"The last quarter of the 20th century was marked by significant growth in youth gang problems across the United States. In the 1970's, less than half the States reported youth gang problems, but by the late 1990's, every State and the District of Columbia reported youth gang activity. In the same period, the number of cities reporting youth gang problems mushroomed nearly tenfold--from fewer than 300 in the 1970's to more than 2,500 in 1998, and the number of counties citing youth gang problems grew even more precipitously, from about 100 in the 1970's to nearly 1,200 in 1998--an increase of more than 1,000 percent. While research conducted over the past three decades has resulted in numerous studies, surveys, and reports addressing various aspects of America's youth gangs, we are indebted to Dr. Walter Miller, the author of this Report, and his collaborators for compiling such a comprehensive study of the growth of youth gang problems in the United States from 1970 to 1998. The Report's trend and rate analyses are used to project prospects for future gang locality trends. While we hope that the Report's 'crystal ball' is clear in seeing a leveling off or even reduction in the prevalence of youth gang problems, we concur wholeheartedly with the author's judgment that comprehensive, quality gang surveys should continue to be conducted to monitor our progress."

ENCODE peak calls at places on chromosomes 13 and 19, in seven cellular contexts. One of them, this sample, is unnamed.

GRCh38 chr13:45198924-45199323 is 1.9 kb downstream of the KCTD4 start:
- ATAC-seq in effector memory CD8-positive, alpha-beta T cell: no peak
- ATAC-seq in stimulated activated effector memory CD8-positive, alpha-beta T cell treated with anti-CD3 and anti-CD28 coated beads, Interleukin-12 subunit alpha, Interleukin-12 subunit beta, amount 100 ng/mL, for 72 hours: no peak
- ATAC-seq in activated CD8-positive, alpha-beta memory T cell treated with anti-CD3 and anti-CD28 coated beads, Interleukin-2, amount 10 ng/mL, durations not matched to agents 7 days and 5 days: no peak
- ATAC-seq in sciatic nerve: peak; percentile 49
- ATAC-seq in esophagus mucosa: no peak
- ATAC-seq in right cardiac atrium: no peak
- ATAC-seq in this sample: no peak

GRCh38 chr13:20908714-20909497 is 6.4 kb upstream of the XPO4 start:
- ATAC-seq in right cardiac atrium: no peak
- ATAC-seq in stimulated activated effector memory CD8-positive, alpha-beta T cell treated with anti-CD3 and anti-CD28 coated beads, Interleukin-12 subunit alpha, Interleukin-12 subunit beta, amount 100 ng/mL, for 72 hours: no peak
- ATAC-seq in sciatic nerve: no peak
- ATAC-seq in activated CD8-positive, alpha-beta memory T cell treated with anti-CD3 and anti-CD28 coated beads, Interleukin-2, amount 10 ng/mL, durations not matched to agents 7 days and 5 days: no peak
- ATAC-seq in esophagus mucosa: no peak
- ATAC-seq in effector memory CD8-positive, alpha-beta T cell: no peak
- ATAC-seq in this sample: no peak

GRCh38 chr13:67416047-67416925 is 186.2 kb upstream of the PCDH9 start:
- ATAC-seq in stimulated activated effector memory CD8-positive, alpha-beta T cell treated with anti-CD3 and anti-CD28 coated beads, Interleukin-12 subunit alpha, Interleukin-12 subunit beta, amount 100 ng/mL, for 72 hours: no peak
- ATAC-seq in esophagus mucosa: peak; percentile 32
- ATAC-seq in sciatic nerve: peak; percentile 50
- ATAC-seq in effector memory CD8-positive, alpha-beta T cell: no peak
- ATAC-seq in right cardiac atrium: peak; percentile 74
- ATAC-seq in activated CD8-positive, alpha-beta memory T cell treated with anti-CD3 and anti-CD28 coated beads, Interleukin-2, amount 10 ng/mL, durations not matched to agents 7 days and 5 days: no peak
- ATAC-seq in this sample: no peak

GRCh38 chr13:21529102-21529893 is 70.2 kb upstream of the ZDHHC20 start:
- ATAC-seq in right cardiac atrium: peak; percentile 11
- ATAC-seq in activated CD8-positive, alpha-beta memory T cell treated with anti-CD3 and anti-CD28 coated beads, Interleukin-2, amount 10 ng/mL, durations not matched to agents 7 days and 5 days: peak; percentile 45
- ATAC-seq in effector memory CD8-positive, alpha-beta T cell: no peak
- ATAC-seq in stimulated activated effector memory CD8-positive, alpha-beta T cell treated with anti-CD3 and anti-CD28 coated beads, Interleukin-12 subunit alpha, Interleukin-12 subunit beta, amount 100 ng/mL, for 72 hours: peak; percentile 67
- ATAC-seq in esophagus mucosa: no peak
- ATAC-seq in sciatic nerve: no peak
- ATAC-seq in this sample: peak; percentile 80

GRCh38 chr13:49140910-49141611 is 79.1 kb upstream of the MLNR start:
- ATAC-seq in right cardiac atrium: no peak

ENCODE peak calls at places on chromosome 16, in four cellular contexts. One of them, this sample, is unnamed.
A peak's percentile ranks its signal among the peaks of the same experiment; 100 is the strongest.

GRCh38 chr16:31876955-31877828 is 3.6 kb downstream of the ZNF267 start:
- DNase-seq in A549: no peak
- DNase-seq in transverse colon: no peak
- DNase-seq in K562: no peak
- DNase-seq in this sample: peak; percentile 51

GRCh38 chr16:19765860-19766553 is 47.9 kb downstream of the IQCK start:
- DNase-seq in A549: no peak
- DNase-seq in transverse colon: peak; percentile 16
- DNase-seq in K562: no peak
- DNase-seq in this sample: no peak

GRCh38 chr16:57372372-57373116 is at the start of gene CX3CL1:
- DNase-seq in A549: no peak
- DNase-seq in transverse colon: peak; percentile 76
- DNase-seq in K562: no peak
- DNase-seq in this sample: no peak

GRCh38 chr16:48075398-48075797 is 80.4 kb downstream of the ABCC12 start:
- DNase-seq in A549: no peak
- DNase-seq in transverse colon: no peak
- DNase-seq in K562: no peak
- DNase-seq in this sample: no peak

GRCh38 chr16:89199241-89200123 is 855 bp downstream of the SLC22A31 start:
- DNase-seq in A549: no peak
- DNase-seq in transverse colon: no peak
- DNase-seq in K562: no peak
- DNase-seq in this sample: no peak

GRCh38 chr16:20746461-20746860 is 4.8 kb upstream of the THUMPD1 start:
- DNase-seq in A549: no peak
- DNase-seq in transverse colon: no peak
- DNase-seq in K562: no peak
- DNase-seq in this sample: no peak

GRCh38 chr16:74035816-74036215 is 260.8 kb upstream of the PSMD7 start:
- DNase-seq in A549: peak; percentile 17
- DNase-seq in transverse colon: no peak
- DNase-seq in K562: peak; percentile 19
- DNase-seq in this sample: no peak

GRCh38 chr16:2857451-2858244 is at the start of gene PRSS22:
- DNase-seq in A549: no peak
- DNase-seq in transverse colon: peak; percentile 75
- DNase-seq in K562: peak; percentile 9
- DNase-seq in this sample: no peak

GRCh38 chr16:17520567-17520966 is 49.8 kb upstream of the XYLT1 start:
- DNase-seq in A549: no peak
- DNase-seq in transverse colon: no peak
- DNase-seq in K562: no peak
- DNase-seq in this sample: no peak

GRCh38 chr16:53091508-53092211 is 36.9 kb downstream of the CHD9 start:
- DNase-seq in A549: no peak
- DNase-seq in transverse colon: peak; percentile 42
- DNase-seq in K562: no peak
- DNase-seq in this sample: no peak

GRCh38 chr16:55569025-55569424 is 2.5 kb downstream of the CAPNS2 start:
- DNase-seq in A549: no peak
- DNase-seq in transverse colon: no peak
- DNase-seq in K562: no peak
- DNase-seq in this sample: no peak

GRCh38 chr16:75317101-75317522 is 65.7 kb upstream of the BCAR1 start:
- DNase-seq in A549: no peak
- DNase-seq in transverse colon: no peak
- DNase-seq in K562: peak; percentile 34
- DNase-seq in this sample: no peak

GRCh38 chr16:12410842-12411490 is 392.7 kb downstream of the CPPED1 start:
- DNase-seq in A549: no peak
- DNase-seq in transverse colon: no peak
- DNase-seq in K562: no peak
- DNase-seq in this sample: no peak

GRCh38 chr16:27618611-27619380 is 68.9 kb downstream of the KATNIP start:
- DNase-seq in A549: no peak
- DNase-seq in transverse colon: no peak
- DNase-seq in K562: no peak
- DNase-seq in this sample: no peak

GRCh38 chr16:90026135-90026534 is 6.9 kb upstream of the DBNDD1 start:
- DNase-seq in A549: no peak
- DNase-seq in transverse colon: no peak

United States. Office of Juvenile Justice and Delinquency Prevention